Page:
Midterm exam: An exam given after half of the academic term has passed and that covers all material studied in a particular course until that point. Not all courses have midterm exams and some courses may have more than one at various points of the term.

Minor: An academic subject area that a student chooses to have a secondary focus on during their undergraduate studies. Unlike a major, a minor is typically not required, but it allows a student to take a few additional courses in a subject different from his or her major.

Need-based financial aid: Financial aid that is awarded to students due to their financial inability to pay the full cost of attending a specific college or university, rather than specifically because of their grades or other merit.

Need-blind admissions: A college or university’s policy of accepting or declining applications without considering an applicant’s financial circumstances. This policy does not necessarily mean that these schools will offer enough financial aid to meet a student’s full need.

Net price calculator: An online tool that allows students and families to calculate a personalized estimate of the cost of a specific college or university, after taking into account any scholarships or need-based financial aid that an applicant would receive.

Pass-fail: A grading system in which students receive either a “pass” or “fail” grade, rather than a specific score or letter grade. Certain college or university courses can be taken pass-fail, but these typically don›t include ones taken to fulfill major or minor requirements.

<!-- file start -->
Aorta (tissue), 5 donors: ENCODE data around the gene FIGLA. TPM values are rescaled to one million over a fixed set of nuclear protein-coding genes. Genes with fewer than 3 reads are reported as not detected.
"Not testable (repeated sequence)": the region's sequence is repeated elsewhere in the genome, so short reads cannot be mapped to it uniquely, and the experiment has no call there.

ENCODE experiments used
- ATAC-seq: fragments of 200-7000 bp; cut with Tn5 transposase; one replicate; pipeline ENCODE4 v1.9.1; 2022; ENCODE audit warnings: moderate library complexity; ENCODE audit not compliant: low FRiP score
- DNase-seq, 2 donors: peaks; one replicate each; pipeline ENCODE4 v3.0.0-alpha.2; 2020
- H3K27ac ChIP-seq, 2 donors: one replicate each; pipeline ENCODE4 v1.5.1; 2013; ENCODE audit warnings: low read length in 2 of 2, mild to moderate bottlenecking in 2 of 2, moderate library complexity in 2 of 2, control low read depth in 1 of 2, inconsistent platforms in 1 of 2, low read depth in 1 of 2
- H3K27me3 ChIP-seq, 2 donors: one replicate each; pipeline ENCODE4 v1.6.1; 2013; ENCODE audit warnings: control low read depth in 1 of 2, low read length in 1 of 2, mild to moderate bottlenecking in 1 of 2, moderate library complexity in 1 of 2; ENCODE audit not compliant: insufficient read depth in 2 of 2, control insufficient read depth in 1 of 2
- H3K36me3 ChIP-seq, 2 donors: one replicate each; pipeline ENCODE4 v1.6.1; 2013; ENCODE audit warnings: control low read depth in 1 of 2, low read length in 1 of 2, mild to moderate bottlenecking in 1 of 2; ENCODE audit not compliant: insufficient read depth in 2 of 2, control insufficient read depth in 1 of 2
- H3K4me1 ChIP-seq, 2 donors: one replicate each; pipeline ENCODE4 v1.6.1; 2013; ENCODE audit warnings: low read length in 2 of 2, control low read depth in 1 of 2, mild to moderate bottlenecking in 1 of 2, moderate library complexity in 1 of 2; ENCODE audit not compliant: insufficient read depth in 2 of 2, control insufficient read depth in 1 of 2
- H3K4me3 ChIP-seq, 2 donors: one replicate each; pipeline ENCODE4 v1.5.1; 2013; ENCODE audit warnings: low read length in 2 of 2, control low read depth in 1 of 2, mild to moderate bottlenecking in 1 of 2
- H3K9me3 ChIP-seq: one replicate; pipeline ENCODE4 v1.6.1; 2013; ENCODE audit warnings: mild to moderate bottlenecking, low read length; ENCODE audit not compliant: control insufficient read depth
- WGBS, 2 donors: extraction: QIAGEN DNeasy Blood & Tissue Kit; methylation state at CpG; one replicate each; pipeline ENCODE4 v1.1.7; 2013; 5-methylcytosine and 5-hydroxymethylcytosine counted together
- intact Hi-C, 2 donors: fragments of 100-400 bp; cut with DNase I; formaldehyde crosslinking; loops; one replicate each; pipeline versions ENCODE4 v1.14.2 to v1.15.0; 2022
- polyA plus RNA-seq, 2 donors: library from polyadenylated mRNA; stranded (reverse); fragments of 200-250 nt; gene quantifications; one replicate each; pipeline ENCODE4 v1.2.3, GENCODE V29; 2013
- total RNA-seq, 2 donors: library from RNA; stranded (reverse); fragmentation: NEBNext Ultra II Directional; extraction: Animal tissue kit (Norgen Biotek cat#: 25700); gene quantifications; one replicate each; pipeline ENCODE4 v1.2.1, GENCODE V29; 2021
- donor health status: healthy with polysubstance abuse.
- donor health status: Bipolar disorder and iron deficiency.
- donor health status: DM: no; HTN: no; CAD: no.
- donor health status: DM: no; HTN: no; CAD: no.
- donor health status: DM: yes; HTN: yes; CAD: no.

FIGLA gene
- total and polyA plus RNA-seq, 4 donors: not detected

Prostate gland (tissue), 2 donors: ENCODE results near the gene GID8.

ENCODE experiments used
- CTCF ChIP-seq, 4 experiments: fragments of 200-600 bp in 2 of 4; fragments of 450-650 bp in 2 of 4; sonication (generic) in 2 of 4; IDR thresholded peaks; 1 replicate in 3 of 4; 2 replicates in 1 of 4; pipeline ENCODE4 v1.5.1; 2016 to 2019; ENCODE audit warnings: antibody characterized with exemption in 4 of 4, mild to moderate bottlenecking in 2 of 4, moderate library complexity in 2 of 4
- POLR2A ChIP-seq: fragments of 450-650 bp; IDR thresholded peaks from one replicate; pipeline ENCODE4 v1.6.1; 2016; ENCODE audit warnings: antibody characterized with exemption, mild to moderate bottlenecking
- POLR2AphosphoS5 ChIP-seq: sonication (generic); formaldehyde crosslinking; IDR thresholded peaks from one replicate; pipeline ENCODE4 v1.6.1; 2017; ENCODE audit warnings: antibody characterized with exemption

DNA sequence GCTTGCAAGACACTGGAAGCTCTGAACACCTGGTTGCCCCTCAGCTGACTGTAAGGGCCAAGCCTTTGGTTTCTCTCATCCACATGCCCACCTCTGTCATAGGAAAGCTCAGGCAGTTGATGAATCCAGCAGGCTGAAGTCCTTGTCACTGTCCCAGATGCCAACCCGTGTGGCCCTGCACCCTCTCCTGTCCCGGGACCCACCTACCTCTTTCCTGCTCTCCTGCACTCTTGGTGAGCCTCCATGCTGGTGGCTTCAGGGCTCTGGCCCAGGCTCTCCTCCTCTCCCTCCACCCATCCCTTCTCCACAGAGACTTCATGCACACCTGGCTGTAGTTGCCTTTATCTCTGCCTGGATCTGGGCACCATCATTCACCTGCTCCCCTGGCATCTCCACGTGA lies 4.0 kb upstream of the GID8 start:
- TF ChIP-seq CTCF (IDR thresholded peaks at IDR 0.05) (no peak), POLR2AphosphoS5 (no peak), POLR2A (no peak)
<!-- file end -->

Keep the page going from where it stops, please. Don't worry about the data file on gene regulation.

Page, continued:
Ph.D.: A Doctor of Philosophy degree. (See “doctorate.”)

Plagiarism: The use of another person›s words or ideas as your own, without acknowledging (citing) that person. Schools have different policies and punishments for students caught plagiarizing, which tends to occur with research papers and other written assignments.

Postsecondary: Any type of education that takes place after high school, or secondary school. (See “higher education.”).

Prerequisite: A required course that must be completed before a student is allowed to enroll in a more advanced course or program.

Professional school: A higher education institution for students who have already received their undergraduate degree to gain training in specific professions, such as law, medicine and pharmacy.  Professional school is like graduate school, but with more career-specific programs.

Quarter: Period of study lasting approximately 10 weeks.  There are three quarters in the academic year (fall, winter, and spring), but some colleges offer courses during the summer quarter.

Registrar: The college or university official who is responsible for registering students and keeping their academic records, such as transcripts.  Questions about course registration, transcripts, etc. should be directed to the registrar.

Room and board: Housing and meals. “Room and board” is typically one of the costs that colleges and universities will list in their annual estimated cost of attendance, in addition to tuition, fees, and textbooks and supplies. If students choose to live in dormitories, they may be required to buy into a meal plan to use on-campus dining facilities.